Pressing. Although it’s what quilters do to our projects as we piece along, Merriam Webster defines it as an adjective meaning “urgently important.” Proper pressing helps me achieve my best quilting results, so I tend to believe the adjective definition applies!
I’ve heard strong feelings expressed about a lot of things related to getting the perfect press. Some people prefer a dry iron while others love the setting power of steam. The cotton temperature setting may match the fiber content, but I have been known to crank my iron up to the hottest setting after first testing a scrap of fabric to be sure it won’t scorch. There are starches, sprays and lots of pressing gadgets that help open seams, as well as old-fashioned tailor tools to help shape and set fabric. There are also varying opinions about pressing to the dark, the light or pressing seams open.
I personally like to use a variety of these options, depending on the project and how the fabric is behaving. Sometimes the weight or weave of the fiber lays down and gives up with little effort, creating a perfectly flat seam. Other times it’s a bit of a challenge for me to get that crisp finish, which is when I bring in steam, extra heat and setting sprays until I find the method that will help me get the best results.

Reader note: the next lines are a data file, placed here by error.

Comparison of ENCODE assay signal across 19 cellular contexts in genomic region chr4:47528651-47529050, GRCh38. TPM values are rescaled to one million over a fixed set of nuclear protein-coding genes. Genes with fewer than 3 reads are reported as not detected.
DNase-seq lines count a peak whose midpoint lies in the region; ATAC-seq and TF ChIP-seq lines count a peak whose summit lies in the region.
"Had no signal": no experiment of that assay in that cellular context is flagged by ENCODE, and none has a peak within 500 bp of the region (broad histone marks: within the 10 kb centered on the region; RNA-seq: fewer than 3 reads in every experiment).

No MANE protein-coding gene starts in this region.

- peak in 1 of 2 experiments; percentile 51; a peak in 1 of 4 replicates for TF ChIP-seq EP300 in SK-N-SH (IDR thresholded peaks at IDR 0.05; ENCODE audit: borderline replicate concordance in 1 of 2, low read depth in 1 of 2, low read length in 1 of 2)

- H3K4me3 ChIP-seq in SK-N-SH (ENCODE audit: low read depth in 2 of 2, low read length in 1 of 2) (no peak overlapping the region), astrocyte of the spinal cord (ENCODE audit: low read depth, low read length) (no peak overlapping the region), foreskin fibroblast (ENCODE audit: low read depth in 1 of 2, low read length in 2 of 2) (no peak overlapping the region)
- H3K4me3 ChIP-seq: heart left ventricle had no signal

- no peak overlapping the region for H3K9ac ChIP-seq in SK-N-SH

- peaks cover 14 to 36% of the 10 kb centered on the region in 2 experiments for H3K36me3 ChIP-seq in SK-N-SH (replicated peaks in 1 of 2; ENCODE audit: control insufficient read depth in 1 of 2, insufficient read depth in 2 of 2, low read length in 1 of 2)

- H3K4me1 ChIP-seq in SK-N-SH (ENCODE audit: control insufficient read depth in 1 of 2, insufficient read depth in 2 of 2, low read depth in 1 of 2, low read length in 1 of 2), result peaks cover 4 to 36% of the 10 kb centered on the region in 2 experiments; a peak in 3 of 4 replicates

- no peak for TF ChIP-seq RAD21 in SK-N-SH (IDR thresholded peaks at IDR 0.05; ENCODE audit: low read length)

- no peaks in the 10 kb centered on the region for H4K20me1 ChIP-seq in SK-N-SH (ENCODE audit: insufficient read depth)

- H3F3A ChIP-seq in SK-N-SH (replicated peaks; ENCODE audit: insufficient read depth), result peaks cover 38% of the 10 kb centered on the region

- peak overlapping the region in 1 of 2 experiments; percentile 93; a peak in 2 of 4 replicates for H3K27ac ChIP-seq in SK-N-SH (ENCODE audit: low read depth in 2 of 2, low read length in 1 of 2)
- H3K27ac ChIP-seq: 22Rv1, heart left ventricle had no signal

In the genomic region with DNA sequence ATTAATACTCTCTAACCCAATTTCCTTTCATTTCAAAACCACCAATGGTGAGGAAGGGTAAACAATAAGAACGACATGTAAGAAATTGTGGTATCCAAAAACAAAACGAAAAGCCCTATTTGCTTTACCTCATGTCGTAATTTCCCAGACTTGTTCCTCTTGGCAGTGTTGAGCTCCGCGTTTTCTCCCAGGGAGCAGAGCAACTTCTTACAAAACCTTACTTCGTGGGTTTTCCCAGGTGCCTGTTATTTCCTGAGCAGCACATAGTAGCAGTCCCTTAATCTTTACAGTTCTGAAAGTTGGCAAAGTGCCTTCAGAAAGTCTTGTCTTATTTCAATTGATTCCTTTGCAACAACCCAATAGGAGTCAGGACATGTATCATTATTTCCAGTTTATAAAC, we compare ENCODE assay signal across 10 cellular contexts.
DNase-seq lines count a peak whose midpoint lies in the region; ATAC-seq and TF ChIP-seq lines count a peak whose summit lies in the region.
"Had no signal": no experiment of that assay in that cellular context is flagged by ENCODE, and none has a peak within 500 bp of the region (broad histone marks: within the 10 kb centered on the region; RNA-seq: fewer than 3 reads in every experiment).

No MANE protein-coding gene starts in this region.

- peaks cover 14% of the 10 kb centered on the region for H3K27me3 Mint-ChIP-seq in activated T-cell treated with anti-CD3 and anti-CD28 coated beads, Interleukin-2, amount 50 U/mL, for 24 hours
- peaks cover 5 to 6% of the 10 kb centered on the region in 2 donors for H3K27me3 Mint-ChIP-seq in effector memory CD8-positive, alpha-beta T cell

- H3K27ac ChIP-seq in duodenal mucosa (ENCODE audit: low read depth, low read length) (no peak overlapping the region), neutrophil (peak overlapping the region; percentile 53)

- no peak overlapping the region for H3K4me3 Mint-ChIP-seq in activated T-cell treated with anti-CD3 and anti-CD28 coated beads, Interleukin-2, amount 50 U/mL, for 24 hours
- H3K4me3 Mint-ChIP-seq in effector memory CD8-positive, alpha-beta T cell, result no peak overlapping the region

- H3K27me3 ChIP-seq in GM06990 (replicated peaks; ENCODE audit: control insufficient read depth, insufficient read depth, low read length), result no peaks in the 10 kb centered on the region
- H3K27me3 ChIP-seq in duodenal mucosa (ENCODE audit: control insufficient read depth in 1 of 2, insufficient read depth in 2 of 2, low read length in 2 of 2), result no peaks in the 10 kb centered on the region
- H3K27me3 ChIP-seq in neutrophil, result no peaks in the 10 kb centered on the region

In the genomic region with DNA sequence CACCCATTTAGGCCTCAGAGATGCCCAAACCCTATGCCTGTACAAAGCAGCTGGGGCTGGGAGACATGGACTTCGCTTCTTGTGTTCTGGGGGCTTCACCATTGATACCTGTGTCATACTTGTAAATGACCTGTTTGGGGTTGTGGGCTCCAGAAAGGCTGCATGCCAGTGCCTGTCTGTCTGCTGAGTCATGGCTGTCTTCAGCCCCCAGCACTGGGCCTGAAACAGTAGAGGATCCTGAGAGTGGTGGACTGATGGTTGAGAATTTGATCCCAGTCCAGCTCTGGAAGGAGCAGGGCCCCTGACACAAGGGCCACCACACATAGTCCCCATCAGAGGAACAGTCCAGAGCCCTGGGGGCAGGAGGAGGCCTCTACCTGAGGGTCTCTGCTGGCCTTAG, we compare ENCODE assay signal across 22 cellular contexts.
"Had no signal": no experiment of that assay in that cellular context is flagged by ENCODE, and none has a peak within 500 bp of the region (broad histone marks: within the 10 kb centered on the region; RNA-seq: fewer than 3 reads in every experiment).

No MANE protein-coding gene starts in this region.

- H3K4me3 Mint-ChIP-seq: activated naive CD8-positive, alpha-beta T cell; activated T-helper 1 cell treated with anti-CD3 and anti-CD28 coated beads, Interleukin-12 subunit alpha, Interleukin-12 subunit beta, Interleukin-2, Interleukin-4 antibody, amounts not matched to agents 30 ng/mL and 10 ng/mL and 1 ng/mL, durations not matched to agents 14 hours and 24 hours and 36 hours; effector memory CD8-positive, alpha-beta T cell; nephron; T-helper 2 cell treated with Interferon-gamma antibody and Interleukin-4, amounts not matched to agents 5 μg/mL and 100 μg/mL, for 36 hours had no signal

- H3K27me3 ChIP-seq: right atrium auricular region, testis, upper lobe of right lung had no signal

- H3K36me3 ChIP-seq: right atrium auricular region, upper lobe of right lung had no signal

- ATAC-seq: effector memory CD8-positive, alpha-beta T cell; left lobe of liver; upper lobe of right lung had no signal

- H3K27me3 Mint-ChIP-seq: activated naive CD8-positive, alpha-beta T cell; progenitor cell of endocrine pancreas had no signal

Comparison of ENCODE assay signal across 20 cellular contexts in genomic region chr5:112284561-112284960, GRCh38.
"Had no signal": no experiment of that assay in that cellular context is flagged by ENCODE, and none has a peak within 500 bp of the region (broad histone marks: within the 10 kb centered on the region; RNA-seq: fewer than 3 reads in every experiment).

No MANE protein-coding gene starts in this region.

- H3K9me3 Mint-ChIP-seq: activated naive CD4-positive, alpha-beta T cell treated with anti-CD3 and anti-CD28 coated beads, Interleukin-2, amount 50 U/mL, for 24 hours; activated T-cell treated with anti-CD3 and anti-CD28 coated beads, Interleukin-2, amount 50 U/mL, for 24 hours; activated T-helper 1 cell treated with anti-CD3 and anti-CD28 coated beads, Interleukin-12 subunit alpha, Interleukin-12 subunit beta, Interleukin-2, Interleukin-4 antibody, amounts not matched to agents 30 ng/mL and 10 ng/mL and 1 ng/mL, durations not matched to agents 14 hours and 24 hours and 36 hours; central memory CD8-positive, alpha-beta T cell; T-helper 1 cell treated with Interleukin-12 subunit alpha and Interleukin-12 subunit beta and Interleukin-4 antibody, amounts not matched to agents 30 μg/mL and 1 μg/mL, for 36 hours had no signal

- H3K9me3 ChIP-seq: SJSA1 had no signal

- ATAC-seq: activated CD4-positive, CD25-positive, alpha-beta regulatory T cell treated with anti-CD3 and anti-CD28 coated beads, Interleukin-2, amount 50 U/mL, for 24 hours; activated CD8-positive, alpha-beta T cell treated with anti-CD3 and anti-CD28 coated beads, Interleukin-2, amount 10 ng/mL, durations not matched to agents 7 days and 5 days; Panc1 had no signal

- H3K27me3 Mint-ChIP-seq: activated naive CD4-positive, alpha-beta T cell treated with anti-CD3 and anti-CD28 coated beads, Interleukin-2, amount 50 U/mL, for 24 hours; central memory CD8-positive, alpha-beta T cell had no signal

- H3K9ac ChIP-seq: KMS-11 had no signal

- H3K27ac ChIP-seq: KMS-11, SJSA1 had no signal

As for which direction to press, I like to let each quilter decide for themselves. Two pieces pressed opposite ways are necessary for nesting seams. I like to create as little bulk as possible and often find myself re-pressing as a block or a project grows with additional pieces, rows, or segments. I don’t want dark fabric showing through an adjoining lighter fabric so those color pressing decisions are often necessary as I sew. I also happen to be a fan of pressing seams open, although I know that doesn’t work for everyone. Open seams are easy to match (just stick a pin in the gap) but this is not typically recommended if the quilting will be stitch-in-the-ditch style.
Ultimately, I think there’s a time, place and project for all the pressing alternatives.
Do you have favorite pressing techniques? Please share so I can try your method on my next project!